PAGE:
Extended version of my column Run&Bee in Hindustan Times
Week 63: Can experienced doctors correctly predict the outcome of knee surgeries?
Last month Amrit Choubey (name changed), a 52 year old runner and a corporate honcho, hobbled his way into my clinic. He had been having knee pain for about three weeks. The orthopedician had advised him to get a key-hole surgery called Arthroscopic Partial Menisectomy (APM). The surgeon had based his decision on the knee MRI. Choubey came in for one final opinion because he wanted to be sure about what to do next.
Choubey has been running for the last decade. Even in his school and college days, he was a middle distance runner representing his insitutiitions at the national level in 1,600 to 10,000 metres on track. Unlike most runners today, who pick up running too late, and then are in a rush to do too much too soon, which is a classic recipe for disaster, he focuses on only 2-3 half marathons in a year and spends at least 3-4 months training for each of them.
A few Sundays back he had been playing football with his two sons when he tripped and fell down side ways. That was immediately followed by mild, not excruciating, pain in his left knee. But only because he had a race in a couple of weeks, to make sure that everything was alright, he immediately rushed to the hospital close by.
The emergency medicine doctor on duty, not wanting to take any chances, immediately got an MRI done for his knee and referred him to the Orthopedician, who on seeing the MRI, without even examining the knee, advised a surgery.
The knee is not a ball and socket joint like the hip. It is a bone sitting on a bone that relies heavily on ligaments and muscles for stability and functionality. There are four ligaments in the knee joint and two outside that are the first line of defence. Two of the ligaments in the knee are called cruciate ligaments. The term ‘cruciate’ comes from crucifix - the cross. These ligaments stabilise the knee from backward and forward sliding. The other two are called menisci, they are horse-shoe shaped like structures providing increased surface area for contact between the two bones. It’s on these menisci that knee is able to have a pivot like movement when you get out of the car or off the bike. One of these menisci was shown in the MRI to be partially torn.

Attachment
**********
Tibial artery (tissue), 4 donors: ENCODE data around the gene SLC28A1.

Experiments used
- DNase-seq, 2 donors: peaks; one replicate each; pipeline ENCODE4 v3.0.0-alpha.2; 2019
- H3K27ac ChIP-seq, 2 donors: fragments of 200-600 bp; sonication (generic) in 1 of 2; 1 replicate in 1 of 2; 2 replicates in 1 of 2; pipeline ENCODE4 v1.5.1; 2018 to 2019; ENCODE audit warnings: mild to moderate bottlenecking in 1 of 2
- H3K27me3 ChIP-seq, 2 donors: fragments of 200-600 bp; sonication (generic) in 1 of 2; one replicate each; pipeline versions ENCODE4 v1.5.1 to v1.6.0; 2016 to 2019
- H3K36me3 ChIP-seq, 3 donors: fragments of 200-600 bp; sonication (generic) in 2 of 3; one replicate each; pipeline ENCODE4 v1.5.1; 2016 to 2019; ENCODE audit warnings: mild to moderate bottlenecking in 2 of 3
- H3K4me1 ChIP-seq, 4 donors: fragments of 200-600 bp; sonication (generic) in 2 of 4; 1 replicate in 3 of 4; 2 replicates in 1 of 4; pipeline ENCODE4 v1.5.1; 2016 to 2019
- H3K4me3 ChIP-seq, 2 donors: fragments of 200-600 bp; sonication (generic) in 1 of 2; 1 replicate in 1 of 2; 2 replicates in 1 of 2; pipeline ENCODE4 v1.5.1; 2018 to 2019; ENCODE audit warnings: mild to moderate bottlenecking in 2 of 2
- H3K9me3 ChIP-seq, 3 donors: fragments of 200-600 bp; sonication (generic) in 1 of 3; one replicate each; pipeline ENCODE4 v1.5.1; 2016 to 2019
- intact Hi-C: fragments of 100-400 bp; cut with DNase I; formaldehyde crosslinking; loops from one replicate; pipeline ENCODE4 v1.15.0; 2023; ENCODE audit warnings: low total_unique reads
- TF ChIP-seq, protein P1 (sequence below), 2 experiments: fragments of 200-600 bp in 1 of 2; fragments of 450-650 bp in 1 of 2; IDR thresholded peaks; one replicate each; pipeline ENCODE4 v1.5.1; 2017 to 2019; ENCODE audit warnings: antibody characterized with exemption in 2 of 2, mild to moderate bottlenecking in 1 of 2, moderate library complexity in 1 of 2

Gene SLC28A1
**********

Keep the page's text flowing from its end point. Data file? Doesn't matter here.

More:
The surgeon’s advice, based on MRI findings, seemed logical but yet Choubey wasn’t convinced as his pain was not disabling and had even started to get a bit better.
As much as MRIs are a crucial part of cutting edge medical sciences, but are MRIs as straight forward in suggesting what the cause of the pain is and what should be done?
A recent study published in British Journal of Sports Medicine where 194 orthopaedic surgeons had made 3880 predictions on results of Arthroscopic Partial Menisectomy (key-hole knee surgery), found that even experienced surgeons were only accurate in 50% of the cases in predicting if the surgeries would be effective in addressing knee pain. Dr Graaf and his team of co-authors of the study, Orthopedicians from Netherlands, Australia and US, concluded that regardless of experience, Orthopedic surgeons’ criteria used for deciding this knee surgery with degenerative meniscal tears resulted in a prediction as accurate as a coin toss.
The authors further suggested, as has been the case in textbook of medicine and surgery that non-surgical management like rehab exercises are appropriate as the first line of treatment.
Print version of the column as it came in Hindustan Times on 9.9.i9